While Brusilovsky should not be discouraged from pursuing his entrepreneurial endeavors, patronizing him, lavishing him with undue praise and feeding him bullshit isn’t going to do him any good in the long-run. One need look no further than the impact of the “Self-Esteem Movement” to see what happens when children and teenagers are sheltered from reality.
Brusilovsky may be a fine networker and while there is some truth to the saying “It’s not what you know, it’s who you know,” Brusilovsky would be wise to recognize that making the rounds at TechCrunch events and hob-knobbing with people like Robert Scoble will not lead him to real success. After all, most of the people he’s met in Silicon Valley probably have less in the bank than Whateverlife.com’s Qualls.
The truth is that entrepreneurs achieve real success by creating products and services that people want and/or need and doing so in a manner that creates tangible financial value. This applies whether you’re a 15 year-old entrepreneur or a 50 year-old entrepreneur.
While the former may get more attention and forgiveness than the latter, at the end of the day, markets reward new companies based on what they achieve, not based on how old their founders are.
Like so many entrepreneurial teens, I don’t doubt that Brusilovsky is ambitious with a lot of passion and potential.
But his “advisors” would be doing him a true favor by giving him some realistic advice instead of patronizing him and like a cool personal project.
Of course, Brusilovsky’s experience isn’t all that unexpected. He lives in Silicon Valley and both of his parents work in the technology industry (his father apparently works for one of the companies he’s “worked” for and his mother apparently works at Oracle). Compare this to Qualls, who never had the advantage of family members in the industry or family members with cash to invest:
Ashley is different from the recent crop of high-profile teen entrepreneurs. True, her eighth-grade class did vote her “most likely to succeed,” but it’s safe to say they were predicting 20 or 30 years out, not three years removed from middle school. She created her company almost by accident and without the resources that typically give young novices a leg up. Catherine Cook, 17, started myYearbook.com by teaming up with her older brother, a Harvard grad and Internet entrepreneur. Ben Casnocha, the 19-year-old founder of software company Comcate and author of the new memoir My Start-Up Life, is the son of a San Francisco lawyer and has tapped Silicon Valley brains and bank accounts.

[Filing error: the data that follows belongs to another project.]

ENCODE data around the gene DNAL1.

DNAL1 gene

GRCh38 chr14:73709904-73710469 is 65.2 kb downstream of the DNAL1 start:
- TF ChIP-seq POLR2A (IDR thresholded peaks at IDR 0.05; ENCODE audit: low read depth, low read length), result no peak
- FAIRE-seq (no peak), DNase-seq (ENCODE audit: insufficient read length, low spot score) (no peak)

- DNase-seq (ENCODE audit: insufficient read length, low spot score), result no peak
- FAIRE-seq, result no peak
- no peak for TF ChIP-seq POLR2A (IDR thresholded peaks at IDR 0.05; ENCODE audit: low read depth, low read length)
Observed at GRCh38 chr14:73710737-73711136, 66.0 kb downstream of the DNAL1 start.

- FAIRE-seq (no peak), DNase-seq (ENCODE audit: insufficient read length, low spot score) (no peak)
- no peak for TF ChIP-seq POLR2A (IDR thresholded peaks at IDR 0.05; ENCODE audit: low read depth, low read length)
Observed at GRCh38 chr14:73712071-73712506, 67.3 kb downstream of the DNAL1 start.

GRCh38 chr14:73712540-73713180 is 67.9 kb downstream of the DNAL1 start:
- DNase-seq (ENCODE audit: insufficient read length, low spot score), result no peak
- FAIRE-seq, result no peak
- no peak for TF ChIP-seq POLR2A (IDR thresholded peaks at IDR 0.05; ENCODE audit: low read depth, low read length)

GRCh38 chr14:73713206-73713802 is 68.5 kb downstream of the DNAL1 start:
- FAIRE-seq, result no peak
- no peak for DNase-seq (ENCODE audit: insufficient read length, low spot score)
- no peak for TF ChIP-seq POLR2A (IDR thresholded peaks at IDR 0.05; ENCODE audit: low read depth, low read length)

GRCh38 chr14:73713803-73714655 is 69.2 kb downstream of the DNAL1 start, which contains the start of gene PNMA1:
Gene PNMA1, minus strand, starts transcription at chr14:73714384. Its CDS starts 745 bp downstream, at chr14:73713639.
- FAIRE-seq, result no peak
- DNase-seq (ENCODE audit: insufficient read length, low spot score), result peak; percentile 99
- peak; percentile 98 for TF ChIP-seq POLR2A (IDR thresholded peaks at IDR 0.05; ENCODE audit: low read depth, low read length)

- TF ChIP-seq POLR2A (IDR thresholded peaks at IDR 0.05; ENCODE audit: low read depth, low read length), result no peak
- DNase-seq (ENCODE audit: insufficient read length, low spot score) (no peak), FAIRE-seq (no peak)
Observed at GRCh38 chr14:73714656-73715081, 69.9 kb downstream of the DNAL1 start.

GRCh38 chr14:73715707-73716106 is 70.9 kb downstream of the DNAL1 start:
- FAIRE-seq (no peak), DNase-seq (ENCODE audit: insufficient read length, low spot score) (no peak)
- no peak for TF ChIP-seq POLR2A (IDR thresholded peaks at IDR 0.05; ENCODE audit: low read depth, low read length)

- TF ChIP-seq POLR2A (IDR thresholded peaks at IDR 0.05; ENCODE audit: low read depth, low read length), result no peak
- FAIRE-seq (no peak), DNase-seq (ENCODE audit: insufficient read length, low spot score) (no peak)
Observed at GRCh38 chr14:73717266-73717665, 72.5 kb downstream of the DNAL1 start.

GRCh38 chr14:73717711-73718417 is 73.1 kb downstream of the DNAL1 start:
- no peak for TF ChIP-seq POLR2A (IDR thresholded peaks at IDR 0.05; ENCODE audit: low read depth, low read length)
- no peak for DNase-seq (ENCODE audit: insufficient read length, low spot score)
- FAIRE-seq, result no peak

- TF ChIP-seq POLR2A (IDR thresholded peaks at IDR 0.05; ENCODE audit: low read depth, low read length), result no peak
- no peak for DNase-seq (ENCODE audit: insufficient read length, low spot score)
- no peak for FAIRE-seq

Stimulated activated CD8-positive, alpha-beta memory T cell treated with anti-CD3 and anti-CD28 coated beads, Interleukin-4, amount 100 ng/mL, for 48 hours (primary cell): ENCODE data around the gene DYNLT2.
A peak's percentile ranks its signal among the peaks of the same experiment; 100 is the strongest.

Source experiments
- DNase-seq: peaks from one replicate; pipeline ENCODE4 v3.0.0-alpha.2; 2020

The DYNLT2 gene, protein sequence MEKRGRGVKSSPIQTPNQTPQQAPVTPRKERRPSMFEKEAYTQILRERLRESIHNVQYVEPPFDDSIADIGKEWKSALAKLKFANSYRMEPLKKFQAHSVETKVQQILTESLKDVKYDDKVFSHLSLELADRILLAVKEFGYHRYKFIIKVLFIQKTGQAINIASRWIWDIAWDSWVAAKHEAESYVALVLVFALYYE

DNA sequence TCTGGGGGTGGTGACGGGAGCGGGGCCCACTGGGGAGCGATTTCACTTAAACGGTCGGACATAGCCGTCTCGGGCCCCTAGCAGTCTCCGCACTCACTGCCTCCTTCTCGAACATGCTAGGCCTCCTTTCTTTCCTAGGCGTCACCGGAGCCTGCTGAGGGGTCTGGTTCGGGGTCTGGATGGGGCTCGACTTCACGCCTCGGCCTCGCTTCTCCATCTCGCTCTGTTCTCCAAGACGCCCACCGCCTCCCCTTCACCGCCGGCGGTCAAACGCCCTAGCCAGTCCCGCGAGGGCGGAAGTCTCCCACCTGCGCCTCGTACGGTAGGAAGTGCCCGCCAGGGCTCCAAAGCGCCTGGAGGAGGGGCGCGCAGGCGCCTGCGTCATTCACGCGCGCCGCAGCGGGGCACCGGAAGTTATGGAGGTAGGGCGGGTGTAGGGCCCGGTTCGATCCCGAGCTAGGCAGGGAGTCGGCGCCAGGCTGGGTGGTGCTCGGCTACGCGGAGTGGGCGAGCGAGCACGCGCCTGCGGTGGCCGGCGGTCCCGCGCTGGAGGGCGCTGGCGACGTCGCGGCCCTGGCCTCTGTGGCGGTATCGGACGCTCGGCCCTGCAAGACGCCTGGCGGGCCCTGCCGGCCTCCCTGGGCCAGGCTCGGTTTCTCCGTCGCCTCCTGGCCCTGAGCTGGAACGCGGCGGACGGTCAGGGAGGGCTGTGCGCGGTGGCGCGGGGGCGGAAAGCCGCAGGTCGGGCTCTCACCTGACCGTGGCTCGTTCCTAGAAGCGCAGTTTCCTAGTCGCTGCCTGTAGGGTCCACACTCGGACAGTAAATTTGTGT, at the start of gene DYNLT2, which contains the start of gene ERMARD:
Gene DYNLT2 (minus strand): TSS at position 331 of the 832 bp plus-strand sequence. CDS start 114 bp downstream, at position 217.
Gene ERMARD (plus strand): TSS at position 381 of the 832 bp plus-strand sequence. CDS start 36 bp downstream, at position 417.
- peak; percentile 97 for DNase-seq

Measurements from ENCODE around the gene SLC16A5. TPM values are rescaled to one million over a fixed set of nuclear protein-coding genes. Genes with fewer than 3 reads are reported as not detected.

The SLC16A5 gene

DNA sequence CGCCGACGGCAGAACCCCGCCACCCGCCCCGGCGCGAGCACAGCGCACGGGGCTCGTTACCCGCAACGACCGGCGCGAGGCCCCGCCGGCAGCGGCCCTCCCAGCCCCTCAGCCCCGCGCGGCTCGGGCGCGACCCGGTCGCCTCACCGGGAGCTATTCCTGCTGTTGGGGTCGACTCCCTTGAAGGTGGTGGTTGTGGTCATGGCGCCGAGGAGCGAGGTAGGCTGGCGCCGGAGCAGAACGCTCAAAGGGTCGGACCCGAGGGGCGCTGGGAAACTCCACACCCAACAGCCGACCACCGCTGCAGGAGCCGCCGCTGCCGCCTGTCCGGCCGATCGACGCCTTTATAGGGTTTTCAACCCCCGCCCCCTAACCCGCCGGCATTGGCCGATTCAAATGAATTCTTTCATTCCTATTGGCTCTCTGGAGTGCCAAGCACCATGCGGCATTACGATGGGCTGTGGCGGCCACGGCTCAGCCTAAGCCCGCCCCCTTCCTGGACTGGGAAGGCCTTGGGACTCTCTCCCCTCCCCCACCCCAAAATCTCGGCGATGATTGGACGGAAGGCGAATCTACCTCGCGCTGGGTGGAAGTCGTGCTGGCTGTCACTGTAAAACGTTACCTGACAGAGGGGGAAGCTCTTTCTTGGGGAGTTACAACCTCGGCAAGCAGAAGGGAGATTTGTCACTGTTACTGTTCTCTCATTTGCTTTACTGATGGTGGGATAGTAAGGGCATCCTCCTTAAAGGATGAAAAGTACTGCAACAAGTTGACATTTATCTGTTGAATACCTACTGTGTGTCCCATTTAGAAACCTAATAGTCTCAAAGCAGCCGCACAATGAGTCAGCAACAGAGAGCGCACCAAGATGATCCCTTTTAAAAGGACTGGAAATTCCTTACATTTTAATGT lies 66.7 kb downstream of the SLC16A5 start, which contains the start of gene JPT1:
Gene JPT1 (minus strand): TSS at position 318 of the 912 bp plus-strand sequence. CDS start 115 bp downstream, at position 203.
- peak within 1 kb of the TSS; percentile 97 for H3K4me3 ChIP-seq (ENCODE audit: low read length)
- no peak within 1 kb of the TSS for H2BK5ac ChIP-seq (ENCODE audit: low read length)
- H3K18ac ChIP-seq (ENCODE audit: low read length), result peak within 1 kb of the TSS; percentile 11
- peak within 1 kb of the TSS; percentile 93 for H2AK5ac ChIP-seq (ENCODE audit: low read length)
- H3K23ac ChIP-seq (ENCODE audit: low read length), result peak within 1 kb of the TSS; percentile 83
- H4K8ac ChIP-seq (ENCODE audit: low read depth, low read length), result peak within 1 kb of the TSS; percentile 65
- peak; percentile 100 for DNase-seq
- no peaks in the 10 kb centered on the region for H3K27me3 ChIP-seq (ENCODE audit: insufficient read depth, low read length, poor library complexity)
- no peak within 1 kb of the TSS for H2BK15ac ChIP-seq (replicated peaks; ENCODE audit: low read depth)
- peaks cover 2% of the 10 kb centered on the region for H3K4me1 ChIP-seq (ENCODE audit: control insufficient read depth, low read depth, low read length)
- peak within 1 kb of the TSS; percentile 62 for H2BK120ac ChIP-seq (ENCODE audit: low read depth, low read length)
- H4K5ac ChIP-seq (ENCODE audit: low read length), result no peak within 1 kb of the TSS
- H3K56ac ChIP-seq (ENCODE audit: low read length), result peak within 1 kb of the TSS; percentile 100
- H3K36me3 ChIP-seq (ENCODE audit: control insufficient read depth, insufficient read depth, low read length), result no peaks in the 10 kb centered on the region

Ashley had no connections. No business professionals in the family. No rich aunt or uncle. In the working-class community of downriver Detroit, south of downtown and the sprawling Ford plant in Dearborn, Michigan, she bounced back and forth between her divorced parents, neither of whom attended college. Her father is a machinist, her mother, until recently, a retail data collector for ACNielsen. “My mom still doesn’t understand how I do it,” Ashley says. To be fair, she did go to her mother for the initial investment: $8 to register the domain name. Ashley still hasn’t spent a dime on advertising.
In the final analysis, it’s worth considering that while Daniel Brusilovsky has been running around Silicon Valley meeting people and trying to turn an uninteresting “startup” that isn’t likely to succeed into a newsworthy business by associating himself with people like Scoble and Le Meur, Ashley Qualls has probably cashed 6-figures worth of checks.
Despite all this, Whateverlife.com and Ashley Qualls haven’t been featured on TechCrunch or Scobleizer. Perhaps for Daniel Brusilovsky and other budding Silicon Valley entrepreneurs, there’s a lesson to be found in that.